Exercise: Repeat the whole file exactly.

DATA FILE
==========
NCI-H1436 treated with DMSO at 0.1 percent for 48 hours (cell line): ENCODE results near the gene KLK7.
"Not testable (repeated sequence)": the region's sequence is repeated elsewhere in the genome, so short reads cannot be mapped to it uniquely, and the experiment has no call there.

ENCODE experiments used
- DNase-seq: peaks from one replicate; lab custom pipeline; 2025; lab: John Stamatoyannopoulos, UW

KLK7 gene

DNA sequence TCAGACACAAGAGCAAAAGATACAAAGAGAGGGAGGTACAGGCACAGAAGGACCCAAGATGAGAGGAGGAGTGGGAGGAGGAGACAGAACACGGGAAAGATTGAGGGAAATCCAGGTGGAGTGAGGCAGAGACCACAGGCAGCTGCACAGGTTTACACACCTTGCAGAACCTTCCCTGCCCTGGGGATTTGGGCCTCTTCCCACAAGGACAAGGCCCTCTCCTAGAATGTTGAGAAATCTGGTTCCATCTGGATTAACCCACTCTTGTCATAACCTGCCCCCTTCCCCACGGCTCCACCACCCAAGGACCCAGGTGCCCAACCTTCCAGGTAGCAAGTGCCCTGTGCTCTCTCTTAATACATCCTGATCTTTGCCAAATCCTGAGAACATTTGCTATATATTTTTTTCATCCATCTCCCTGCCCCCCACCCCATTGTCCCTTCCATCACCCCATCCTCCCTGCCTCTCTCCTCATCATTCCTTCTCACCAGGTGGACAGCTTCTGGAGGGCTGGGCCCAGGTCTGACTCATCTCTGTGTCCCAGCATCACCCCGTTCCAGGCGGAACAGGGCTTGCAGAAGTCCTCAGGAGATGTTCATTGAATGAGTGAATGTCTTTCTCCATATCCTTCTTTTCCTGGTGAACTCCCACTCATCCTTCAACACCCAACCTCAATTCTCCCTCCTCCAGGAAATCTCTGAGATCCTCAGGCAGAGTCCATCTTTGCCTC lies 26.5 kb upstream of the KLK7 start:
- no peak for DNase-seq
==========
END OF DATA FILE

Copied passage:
NCI-H1436 treated with DMSO at 0.1 percent for 48 hours (cell line): ENCODE results near the gene KLK7.
"Not testable (repeated sequence)": the region's sequence is repeated elsewhere in the genome, so short reads cannot be mapped to it uniquely, and the experiment has no call there.

ENCODE experiments used
- DNase-seq: peaks from one replicate; lab custom pipeline; 2025; lab: John Stamatoyannopoulos, UW

KLK7 gene

DNA sequence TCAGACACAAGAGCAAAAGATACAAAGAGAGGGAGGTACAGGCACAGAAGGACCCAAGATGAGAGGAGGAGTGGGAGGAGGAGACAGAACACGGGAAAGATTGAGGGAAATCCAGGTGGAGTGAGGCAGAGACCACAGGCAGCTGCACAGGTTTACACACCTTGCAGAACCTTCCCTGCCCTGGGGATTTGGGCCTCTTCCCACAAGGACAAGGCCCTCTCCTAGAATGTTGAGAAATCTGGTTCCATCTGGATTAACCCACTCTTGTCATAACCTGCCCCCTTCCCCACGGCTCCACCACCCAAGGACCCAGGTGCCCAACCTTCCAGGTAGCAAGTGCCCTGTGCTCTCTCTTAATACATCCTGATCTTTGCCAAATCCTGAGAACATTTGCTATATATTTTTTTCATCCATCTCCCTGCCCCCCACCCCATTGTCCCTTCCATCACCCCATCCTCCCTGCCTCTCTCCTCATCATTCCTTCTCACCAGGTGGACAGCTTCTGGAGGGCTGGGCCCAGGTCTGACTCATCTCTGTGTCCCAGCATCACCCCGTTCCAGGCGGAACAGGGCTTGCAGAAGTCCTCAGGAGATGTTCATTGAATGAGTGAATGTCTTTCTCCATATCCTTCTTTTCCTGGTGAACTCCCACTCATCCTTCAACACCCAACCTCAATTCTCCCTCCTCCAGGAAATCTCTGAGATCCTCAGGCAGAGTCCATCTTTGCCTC lies 26.5 kb upstream of the KLK7 start:
- no peak for DNase-seq